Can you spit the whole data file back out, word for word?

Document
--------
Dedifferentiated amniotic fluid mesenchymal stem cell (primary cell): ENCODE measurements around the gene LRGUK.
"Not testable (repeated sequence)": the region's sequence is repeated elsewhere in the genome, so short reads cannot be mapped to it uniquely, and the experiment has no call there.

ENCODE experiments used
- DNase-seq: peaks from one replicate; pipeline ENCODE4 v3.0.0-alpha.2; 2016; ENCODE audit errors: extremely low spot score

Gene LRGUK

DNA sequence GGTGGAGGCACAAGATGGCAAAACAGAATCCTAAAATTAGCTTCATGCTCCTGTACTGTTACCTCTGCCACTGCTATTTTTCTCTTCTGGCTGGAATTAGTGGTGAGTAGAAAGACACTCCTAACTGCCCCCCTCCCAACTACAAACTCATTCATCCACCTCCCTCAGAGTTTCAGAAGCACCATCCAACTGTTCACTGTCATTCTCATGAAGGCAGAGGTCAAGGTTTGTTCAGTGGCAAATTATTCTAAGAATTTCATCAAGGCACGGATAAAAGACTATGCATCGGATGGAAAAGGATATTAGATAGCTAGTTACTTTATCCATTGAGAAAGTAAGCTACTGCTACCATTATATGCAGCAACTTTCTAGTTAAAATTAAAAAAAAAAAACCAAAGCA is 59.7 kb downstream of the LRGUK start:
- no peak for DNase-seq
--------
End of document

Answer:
Dedifferentiated amniotic fluid mesenchymal stem cell (primary cell): ENCODE measurements around the gene LRGUK.
"Not testable (repeated sequence)": the region's sequence is repeated elsewhere in the genome, so short reads cannot be mapped to it uniquely, and the experiment has no call there.

ENCODE experiments used
- DNase-seq: peaks from one replicate; pipeline ENCODE4 v3.0.0-alpha.2; 2016; ENCODE audit errors: extremely low spot score

Gene LRGUK

DNA sequence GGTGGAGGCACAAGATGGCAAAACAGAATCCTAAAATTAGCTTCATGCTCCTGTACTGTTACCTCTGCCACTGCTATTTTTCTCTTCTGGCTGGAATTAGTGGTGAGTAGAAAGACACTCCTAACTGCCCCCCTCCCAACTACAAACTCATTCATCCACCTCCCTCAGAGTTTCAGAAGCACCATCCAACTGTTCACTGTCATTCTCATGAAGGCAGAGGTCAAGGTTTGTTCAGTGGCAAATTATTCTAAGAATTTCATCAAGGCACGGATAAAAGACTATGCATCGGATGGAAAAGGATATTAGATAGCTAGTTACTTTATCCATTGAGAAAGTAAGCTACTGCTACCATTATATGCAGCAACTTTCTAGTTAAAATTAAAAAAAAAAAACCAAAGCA is 59.7 kb downstream of the LRGUK start:
- no peak for DNase-seq